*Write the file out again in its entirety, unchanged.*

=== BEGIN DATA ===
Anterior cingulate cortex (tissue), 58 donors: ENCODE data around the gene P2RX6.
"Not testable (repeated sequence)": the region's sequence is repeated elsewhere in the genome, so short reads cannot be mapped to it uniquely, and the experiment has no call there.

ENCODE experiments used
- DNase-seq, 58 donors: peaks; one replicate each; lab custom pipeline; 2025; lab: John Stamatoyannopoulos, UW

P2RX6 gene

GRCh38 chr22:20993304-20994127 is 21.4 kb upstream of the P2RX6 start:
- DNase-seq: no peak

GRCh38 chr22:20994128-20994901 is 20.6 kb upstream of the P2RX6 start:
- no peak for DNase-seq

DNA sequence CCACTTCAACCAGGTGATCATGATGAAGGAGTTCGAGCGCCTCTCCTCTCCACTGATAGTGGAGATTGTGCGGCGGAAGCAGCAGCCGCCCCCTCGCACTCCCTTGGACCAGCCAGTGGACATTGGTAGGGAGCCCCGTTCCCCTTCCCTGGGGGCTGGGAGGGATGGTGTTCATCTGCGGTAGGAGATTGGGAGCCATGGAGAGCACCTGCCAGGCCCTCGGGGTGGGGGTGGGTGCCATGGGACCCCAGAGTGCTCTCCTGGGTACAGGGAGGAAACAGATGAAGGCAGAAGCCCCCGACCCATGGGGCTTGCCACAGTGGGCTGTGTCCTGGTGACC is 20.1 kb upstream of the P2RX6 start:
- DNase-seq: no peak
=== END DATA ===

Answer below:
Anterior cingulate cortex (tissue), 58 donors: ENCODE data around the gene P2RX6.
"Not testable (repeated sequence)": the region's sequence is repeated elsewhere in the genome, so short reads cannot be mapped to it uniquely, and the experiment has no call there.

ENCODE experiments used
- DNase-seq, 58 donors: peaks; one replicate each; lab custom pipeline; 2025; lab: John Stamatoyannopoulos, UW

P2RX6 gene

GRCh38 chr22:20993304-20994127 is 21.4 kb upstream of the P2RX6 start:
- DNase-seq: no peak

GRCh38 chr22:20994128-20994901 is 20.6 kb upstream of the P2RX6 start:
- no peak for DNase-seq

DNA sequence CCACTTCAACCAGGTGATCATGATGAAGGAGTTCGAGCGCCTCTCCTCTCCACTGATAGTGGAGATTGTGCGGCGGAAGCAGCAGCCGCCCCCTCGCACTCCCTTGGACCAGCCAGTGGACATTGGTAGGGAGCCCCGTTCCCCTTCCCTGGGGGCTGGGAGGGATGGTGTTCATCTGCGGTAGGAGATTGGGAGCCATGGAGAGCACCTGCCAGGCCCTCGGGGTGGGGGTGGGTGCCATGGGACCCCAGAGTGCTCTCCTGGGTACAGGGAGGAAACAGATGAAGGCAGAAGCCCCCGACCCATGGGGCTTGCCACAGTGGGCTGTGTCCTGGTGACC is 20.1 kb upstream of the P2RX6 start:
- DNase-seq: no peak